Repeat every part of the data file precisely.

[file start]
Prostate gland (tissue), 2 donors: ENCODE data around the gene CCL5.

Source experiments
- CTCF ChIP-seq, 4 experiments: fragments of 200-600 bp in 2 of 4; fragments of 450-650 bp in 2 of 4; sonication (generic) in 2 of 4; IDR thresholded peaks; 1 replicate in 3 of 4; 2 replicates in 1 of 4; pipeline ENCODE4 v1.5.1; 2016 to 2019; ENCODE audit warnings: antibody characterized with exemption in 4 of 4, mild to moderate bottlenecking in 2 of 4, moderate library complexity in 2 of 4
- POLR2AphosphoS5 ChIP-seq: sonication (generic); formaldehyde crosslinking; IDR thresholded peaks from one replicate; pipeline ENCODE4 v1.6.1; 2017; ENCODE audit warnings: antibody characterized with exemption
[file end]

Prostate gland (tissue), 2 donors: ENCODE data around the gene CCL5.

Source experiments
- CTCF ChIP-seq, 4 experiments: fragments of 200-600 bp in 2 of 4; fragments of 450-650 bp in 2 of 4; sonication (generic) in 2 of 4; IDR thresholded peaks; 1 replicate in 3 of 4; 2 replicates in 1 of 4; pipeline ENCODE4 v1.5.1; 2016 to 2019; ENCODE audit warnings: antibody characterized with exemption in 4 of 4, mild to moderate bottlenecking in 2 of 4, moderate library complexity in 2 of 4
- POLR2AphosphoS5 ChIP-seq: sonication (generic); formaldehyde crosslinking; IDR thresholded peaks from one replicate; pipeline ENCODE4 v1.6.1; 2017; ENCODE audit warnings: antibody characterized with exemption